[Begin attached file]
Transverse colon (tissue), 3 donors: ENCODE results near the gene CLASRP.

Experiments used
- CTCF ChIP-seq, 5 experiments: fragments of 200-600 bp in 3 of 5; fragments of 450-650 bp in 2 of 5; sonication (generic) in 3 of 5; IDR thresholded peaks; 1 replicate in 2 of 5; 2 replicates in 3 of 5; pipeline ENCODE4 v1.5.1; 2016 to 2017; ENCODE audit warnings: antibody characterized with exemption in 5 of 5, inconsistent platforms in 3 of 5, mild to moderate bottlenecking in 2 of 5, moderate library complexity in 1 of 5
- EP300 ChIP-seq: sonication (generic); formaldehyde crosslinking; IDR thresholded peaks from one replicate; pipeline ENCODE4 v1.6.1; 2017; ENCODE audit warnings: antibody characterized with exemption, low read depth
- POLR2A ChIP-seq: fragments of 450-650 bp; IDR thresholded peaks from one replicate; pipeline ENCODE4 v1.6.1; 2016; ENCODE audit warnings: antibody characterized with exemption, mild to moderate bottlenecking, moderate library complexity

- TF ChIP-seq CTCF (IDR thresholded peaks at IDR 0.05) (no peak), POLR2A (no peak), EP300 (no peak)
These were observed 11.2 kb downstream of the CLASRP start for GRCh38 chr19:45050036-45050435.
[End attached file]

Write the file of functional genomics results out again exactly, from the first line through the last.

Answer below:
Transverse colon (tissue), 3 donors: ENCODE results near the gene CLASRP.

Experiments used
- CTCF ChIP-seq, 5 experiments: fragments of 200-600 bp in 3 of 5; fragments of 450-650 bp in 2 of 5; sonication (generic) in 3 of 5; IDR thresholded peaks; 1 replicate in 2 of 5; 2 replicates in 3 of 5; pipeline ENCODE4 v1.5.1; 2016 to 2017; ENCODE audit warnings: antibody characterized with exemption in 5 of 5, inconsistent platforms in 3 of 5, mild to moderate bottlenecking in 2 of 5, moderate library complexity in 1 of 5
- EP300 ChIP-seq: sonication (generic); formaldehyde crosslinking; IDR thresholded peaks from one replicate; pipeline ENCODE4 v1.6.1; 2017; ENCODE audit warnings: antibody characterized with exemption, low read depth
- POLR2A ChIP-seq: fragments of 450-650 bp; IDR thresholded peaks from one replicate; pipeline ENCODE4 v1.6.1; 2016; ENCODE audit warnings: antibody characterized with exemption, mild to moderate bottlenecking, moderate library complexity

- TF ChIP-seq CTCF (IDR thresholded peaks at IDR 0.05) (no peak), POLR2A (no peak), EP300 (no peak)
These were observed 11.2 kb downstream of the CLASRP start for GRCh38 chr19:45050036-45050435.